Chapter 10 Unidimensional categorical variables

In real-world datasets, categorical features are quite common but tricky during both the data pre-processing and visualization process. In this chapter, we will demonstrate several plotting options for the uni-dimensional categorical variables with ggplot.

10.1 Bar plot

There are two types of uni-dimensional categorical variables: nominal and ordinal. Here you will be shown how these variables should be plotted differently using bar plot under the same dataset.

10.1.1 Nominal data

Nominal data is data with no fixed category order and should be sorted from highest to lowest count (left to right, or top to bottom)

By default, R always sorts levels in alphabetical order. To reorder it by a sorted value, you can try fct_reorder , fct_rev, fct_relevel in the forcats package

library(vcdExtra)
library(ggplot2)
library(forcats)
library(dplyr)

Accident %>%
  group_by(mode) %>%
  summarise(freq = sum(Freq)) %>%
  ggplot(aes(x=fct_reorder(mode,freq,.desc = TRUE),y=freq)) +
  geom_bar(stat = "identity",fill = "cornflowerblue") +
  ggtitle("Number of people with different modes in accident") +
  xlab("") +
  theme(panel.grid.major.x = element_blank())

… or top to bottom

Accident %>%
  group_by(mode) %>%
  summarise(freq = sum(Freq)) %>%
  ggplot(aes(x=fct_rev(fct_reorder(mode,freq,.desc = TRUE)),y=freq)) +
  geom_bar(stat = "identity",fill = "cornflowerblue") +
  ggtitle("Number of people with different modes in accident") +
  coord_flip() +
  xlab("") +
  theme(panel.grid.major.x = element_blank())

10.1.2 Ordinal data

Ordinal data is data having a fixed category order and need to sort it in logical order of the categories (left to right)

Accident %>%
  group_by(age) %>%
  summarise(freq = sum(Freq)) %>%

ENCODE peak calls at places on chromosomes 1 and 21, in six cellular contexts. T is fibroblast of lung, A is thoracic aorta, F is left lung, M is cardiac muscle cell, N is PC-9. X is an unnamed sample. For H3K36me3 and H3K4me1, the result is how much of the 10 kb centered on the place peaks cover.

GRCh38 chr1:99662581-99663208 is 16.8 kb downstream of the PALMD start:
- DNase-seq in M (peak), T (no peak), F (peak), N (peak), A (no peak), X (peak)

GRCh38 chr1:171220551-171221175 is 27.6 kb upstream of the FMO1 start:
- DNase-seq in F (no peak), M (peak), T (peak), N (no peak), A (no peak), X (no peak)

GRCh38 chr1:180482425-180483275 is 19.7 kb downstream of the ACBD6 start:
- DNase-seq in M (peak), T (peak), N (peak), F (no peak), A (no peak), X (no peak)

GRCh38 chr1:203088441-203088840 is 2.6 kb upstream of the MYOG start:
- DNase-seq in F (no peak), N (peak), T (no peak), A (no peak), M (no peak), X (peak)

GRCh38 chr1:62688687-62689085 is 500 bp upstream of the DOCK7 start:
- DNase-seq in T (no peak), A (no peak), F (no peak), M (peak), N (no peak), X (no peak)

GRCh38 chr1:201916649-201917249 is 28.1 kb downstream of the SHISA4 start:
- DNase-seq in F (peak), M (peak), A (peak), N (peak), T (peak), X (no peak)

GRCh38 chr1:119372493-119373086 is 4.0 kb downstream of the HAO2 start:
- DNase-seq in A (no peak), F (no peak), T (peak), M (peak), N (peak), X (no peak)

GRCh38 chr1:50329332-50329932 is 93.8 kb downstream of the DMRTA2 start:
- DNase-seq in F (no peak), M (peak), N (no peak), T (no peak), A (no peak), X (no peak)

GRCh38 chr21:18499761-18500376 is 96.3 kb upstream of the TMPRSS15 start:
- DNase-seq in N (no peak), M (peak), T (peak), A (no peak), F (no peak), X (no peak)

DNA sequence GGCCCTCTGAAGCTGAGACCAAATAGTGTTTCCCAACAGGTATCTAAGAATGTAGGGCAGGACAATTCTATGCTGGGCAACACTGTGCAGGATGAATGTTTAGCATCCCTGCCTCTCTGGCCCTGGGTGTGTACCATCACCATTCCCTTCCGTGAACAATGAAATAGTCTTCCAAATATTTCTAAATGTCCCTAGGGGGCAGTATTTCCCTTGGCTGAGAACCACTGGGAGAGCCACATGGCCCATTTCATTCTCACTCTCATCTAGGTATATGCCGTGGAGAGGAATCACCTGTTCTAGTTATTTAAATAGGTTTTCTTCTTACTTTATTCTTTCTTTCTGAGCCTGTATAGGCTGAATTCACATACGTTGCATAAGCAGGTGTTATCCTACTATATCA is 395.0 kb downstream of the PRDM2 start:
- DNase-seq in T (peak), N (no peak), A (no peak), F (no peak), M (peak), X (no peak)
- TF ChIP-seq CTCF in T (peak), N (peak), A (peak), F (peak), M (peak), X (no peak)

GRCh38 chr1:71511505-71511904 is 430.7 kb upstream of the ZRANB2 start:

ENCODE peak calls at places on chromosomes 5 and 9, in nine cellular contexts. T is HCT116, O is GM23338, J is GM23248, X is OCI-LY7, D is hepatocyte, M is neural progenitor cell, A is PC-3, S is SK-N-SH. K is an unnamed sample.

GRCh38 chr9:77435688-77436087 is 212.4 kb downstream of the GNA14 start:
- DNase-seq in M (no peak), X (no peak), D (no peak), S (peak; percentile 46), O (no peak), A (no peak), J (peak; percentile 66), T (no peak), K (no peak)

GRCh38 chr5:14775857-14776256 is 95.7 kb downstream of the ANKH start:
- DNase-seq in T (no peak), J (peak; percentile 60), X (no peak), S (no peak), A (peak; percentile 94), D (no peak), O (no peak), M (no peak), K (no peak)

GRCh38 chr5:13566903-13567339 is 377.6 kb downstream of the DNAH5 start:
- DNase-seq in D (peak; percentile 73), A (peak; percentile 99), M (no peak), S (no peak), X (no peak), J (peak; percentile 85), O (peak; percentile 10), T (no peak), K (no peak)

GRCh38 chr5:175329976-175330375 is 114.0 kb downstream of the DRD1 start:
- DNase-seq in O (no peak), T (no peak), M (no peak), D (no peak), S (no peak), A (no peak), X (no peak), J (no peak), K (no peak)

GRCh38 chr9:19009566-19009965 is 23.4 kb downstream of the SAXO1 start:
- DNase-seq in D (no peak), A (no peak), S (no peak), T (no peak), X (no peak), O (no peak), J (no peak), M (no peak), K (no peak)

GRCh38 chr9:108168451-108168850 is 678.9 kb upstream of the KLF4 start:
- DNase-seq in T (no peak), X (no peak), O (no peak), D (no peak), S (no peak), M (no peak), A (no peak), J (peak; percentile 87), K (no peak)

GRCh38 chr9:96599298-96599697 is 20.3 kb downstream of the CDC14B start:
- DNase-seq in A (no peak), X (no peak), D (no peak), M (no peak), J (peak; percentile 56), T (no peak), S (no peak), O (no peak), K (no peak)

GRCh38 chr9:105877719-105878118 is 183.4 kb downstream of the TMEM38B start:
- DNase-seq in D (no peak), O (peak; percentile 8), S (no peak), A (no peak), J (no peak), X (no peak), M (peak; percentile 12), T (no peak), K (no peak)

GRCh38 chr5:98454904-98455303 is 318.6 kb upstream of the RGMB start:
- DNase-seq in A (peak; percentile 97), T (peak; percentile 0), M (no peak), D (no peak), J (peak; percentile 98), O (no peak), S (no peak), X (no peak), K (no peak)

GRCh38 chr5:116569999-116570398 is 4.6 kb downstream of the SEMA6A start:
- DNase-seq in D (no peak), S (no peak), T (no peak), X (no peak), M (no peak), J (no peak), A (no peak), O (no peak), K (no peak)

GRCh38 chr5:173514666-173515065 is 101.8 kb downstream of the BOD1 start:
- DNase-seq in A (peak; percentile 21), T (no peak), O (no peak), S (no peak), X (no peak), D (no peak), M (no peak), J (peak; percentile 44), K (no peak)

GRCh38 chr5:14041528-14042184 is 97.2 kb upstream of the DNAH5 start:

ggplot(aes(x=age,y=freq)) +
  geom_bar(stat = "identity",fill = "cornflowerblue") +
  ggtitle("Number of people of different ages in accident") +
  xlab("") +
  theme(panel.grid.major.x = element_blank())

Sort in logical order of the categories (starting at bottom OR top)

Accident %>%
  group_by(age) %>%
  summarise(freq = sum(Freq)) %>%
  ggplot(aes(x=age,y=freq)) +
  geom_bar(stat = "identity",fill = "cornflowerblue") +
  ggtitle("Number of people of different ages in accident") +
  xlab("") +
  coord_flip() +
  theme(panel.grid.major.x = element_blank())

10.2 Cleveland dot plot

Cleveland dot plot is a good alternative to bar plots, making plots more readable and comparable even with more data. Similarly, we also need to reorder the categorical variables just like what we’ve done for nominal bar plot.

library(Lock5withR)
ggplot(USStates, aes(x = IQ, y = fct_reorder(State, IQ))) +
  geom_point(color = "blue") +
  ggtitle("Avg. IQ for US states") +
  ylab("") +
  theme_linedraw()

10.2.1 Cleveland dot plot with multiple dots

Sort by Obese Rate

library(tidyr)
USStates %>%
  select('State','Obese','HeavyDrinkers') %>%
  gather(key='type',value='percentage',Obese,HeavyDrinkers) %>%
  ggplot(aes(x=percentage, y=fct_reorder2(State,type=='Obese',percentage,.desc=FALSE), color = type)) +
  geom_point() +
  ggtitle("Obese rate & heavy drinker rate in US") +
  ylab("") +
  theme_linedraw()

10.2.2 Cleveland dot plot with facets

You can split the graph into small multiples using facet_grid().

ggplot(USStates, aes(x = IQ, y = reorder(State, IQ))) +
  geom_point(color = "blue") +
  facet_grid(Pres2008 ~ ., scales = "free_y", space = "free_y") +
  ggtitle('IQ of US state residents facet by Pres2008') +
  xlab("IQ") +
  ylab('') +
  theme_linedraw() +
  theme(panel.grid.major.x = element_blank(), panel.grid.minor.x = element_blank())